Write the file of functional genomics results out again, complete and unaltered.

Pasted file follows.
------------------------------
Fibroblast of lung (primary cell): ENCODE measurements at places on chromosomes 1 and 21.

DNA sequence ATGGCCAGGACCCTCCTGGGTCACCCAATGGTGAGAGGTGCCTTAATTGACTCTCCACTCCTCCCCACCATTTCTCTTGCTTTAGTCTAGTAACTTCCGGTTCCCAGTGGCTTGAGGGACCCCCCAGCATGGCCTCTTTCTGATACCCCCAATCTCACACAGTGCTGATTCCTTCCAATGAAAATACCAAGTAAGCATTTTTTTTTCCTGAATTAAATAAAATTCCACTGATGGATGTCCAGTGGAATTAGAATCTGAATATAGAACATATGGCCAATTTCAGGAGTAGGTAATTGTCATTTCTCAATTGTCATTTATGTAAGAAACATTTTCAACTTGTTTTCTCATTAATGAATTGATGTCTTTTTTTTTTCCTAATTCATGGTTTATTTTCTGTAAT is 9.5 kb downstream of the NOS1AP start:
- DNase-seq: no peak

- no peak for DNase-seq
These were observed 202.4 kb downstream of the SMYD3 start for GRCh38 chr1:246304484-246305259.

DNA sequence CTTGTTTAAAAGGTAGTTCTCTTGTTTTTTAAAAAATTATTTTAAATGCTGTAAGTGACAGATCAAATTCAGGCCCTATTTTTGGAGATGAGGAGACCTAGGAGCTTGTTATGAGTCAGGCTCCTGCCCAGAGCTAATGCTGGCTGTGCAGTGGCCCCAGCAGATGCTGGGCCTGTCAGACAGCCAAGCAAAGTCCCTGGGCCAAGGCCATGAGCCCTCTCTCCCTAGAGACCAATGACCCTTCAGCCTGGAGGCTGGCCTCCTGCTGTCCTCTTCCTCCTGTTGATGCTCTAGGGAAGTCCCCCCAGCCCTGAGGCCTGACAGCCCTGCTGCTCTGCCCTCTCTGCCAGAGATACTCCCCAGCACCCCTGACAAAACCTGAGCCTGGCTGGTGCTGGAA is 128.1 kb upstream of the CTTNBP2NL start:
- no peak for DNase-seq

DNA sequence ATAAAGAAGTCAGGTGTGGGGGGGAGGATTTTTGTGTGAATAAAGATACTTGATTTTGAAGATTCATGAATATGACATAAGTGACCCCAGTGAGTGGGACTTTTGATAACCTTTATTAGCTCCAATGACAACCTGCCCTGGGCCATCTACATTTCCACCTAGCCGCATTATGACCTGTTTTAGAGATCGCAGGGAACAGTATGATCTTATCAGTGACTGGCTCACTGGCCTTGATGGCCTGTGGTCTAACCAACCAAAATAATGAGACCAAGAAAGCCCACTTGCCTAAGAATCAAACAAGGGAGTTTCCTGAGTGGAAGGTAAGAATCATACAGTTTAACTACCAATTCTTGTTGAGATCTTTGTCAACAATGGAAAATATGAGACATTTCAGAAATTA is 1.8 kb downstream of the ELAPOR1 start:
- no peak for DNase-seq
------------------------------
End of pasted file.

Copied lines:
Fibroblast of lung (primary cell): ENCODE measurements at places on chromosomes 1 and 21.

DNA sequence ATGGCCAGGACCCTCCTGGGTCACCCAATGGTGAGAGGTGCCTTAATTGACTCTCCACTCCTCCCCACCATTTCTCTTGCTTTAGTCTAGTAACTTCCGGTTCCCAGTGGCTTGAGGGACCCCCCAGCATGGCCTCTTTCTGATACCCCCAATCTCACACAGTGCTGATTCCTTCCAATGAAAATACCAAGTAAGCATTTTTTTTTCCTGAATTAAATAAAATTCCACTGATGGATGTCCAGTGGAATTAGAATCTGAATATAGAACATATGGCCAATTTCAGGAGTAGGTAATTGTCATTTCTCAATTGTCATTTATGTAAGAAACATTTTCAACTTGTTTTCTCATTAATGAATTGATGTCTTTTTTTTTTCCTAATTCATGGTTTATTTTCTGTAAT is 9.5 kb downstream of the NOS1AP start:
- DNase-seq: no peak

- no peak for DNase-seq
These were observed 202.4 kb downstream of the SMYD3 start for GRCh38 chr1:246304484-246305259.

DNA sequence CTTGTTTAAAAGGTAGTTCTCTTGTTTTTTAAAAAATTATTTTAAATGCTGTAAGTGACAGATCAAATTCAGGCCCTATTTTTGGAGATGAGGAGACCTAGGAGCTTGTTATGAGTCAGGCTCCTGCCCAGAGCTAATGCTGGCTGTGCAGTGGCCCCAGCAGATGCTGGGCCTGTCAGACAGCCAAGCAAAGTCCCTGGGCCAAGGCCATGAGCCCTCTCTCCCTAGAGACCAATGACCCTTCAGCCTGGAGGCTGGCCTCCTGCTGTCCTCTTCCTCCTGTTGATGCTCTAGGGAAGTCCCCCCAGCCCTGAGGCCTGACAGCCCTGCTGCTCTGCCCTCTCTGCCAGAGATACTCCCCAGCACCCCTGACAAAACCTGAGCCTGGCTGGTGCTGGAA is 128.1 kb upstream of the CTTNBP2NL start:
- no peak for DNase-seq

DNA sequence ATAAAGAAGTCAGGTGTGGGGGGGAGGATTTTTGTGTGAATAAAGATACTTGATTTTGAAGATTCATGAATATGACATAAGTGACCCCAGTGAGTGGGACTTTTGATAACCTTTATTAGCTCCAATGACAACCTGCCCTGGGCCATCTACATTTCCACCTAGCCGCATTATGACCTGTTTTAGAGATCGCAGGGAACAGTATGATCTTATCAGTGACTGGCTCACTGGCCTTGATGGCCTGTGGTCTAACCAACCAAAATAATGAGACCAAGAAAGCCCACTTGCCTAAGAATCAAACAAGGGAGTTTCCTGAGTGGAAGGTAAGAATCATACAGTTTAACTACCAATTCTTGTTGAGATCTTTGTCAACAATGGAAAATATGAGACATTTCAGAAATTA is 1.8 kb downstream of the ELAPOR1 start:
- no peak for DNase-seq